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HTTPSDate Timesource

The HTTPSDate Timesource implements the fuchsia.time.external.PushSource protocol. It retrieves time samples by calling an HTTPS URL specified in the component configuration and pulling the time off the Date header in the response. HTTPSDate relies on the underlying TLS connection for server authentication. As the device on which HTTPSDate is running may not have a valid UTC time, expiry dates on TLS certificates are checked for consistency against the time reported by the server.

Key Assumptions

HTTPSDate relies on the server to conform to the standards defined for the Date HTTP header as defined in RFC 2616, in particular that the server has a reasonably accurate time, and that the date is sampled at the time of message generation.

HTTPSDate also relies on some assumptions not in the RFC:

  • The servers polled to produce a single sample are synced to the same time source.
  • The servers truncate time down to the second.

When these additional assumptions break down, the accuracy of time on the device is affected:

  • If servers are inconsistently synced or truncated the time samples produced will likely contain more noise.
  • If servers consistently round time in a different manner (such as rounding up) the time samples will contain a systemic error of up to a second.

Design Overview

HTTPSDate contains an algorithm to produce a sample from network polls, and a scheduler that determines when to produce a sample.

Sampling Algorithm

The sampling algorithm is responsible for producing a single time sample. A fundamental limitation of using HTTP Date headers is that the header has a resolution of seconds. The sampling algorithm attempts to improve the resolution of a produced sample by combining the results of multiple polls. Note that for simplicity the discussion here ignores the effects of network latency and drift between the device and server's clock, but they are taken into account in the implementation.

The algorithm encapsulates the information obtained from polling a server once in a bound. A bound is a tuple (monotonic, utc_min, utc_max) that defines the range of possible UTC times for a given monotonic time. When a server is polled at monotonic time t_mono, the server returns some UTC time t_server. Because the server is assumed to truncate time down to the nearest second, t_server is a whole number of seconds, and the actual UTC time at t_mono is in the range [t_server, t_server + 1]. This is expressed as the bound (t_mono, t_server, t_server + 1).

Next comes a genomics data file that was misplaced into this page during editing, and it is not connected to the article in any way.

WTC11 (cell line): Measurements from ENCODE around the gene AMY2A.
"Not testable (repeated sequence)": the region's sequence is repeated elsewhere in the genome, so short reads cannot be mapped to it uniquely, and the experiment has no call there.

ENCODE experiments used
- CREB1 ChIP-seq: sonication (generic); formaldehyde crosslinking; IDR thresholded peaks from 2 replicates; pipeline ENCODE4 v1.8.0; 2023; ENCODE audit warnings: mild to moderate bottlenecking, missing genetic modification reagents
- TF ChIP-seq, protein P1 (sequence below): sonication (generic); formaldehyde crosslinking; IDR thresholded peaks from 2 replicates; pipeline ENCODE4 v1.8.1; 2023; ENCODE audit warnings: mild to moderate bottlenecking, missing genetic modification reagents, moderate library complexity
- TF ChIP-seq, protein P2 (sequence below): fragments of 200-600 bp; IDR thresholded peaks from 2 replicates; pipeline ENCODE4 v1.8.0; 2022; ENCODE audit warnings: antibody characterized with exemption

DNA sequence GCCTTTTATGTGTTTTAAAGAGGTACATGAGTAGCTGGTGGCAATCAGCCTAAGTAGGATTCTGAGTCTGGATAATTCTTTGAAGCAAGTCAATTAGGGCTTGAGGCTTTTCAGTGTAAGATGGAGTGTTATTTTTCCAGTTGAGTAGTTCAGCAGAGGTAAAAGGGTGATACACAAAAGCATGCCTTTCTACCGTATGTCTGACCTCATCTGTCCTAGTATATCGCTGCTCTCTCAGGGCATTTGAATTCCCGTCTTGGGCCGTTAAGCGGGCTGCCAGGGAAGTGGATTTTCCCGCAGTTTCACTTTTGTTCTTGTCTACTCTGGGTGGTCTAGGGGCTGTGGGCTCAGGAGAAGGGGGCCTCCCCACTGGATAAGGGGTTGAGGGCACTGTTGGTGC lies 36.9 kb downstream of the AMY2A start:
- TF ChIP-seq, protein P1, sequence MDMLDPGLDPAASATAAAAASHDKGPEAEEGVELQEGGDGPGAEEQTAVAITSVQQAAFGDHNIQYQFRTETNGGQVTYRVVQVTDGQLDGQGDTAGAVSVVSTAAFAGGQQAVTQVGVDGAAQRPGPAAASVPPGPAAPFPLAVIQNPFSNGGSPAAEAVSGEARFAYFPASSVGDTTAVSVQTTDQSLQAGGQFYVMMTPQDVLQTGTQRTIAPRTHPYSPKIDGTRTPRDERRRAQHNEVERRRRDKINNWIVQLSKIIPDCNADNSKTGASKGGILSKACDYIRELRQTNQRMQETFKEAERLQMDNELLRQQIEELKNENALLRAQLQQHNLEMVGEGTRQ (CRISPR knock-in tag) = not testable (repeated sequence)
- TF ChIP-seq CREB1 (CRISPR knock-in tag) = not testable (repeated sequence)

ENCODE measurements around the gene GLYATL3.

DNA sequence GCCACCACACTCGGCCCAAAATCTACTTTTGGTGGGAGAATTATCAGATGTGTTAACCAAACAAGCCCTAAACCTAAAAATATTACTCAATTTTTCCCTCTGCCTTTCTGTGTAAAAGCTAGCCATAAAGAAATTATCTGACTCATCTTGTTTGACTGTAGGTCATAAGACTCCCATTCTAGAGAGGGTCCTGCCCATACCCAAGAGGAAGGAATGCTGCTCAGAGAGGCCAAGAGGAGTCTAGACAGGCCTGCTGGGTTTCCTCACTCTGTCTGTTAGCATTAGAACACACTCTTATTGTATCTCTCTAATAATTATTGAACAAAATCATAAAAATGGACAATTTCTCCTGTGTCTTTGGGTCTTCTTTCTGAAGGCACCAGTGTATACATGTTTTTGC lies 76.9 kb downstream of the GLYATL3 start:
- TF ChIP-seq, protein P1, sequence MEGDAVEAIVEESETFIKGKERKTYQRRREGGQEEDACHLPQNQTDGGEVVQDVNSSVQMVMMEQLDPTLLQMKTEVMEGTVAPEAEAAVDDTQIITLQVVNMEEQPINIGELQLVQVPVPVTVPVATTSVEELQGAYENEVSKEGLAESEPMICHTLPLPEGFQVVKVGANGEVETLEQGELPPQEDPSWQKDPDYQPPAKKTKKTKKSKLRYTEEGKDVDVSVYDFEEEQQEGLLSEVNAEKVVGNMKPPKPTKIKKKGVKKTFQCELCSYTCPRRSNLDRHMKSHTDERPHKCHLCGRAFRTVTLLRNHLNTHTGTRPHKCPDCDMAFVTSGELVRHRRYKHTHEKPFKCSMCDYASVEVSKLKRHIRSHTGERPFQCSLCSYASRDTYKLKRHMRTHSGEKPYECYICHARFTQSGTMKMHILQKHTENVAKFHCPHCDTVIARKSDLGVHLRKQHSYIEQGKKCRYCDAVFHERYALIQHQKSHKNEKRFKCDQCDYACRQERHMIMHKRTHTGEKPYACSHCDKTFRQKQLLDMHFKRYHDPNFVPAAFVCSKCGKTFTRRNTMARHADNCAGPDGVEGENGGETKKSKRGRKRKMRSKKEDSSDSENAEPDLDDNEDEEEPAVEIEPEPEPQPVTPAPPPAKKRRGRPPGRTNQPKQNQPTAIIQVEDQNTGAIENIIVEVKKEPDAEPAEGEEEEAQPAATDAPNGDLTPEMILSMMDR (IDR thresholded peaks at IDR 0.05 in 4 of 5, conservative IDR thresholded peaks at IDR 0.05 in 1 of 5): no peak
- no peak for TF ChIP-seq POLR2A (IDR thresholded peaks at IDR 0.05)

The following operations are possible on bounds:

  • Projection - A bound (t_mono, t_utc_min, t_utc_max) may be projected to a later monotonic time t_mono_later by adding t_mono_later - t_mono to each value in the tuple.
  • Combination - Two bounds at the same monotonic time may be combined by taking the intersection of their UTC ranges. Combining two polls produces a single bound that usually has a smaller bound and therefore lower uncertainty.

These operations allow combining the results of any two polls by projecting the earlier bound to the time of the later poll, then combining the resulting polls.

The algorithm polls the server a few times and combines the resulting bounds into a single tighter bound. The algorithm makes a best effort to poll at intervals such that the size of the accumulated bound is halved after each poll. The final bound is then converted to a single sample.


The scheduler is responsible for periodically producing samples by invoking the sampling algorithm, and retrying in case of failure. The scheduler progresses through three phases that invoke the sampling algorithm at different timings and parameters:

  • Initial phase - comprised of the first sample only, which is produced with fewer polls than subsequent polls. This optimizes to start the system clock as early as possible at the cost of accuracy.
  • Converge phase - comprised of the first few subsequent samples. Samples are produced relatively frequently so that the system clock can converge on an accurate time.
  • Maintain phase - comprised of all remaining samples. Samples are produced infrequently so that an accurate time can be maintained.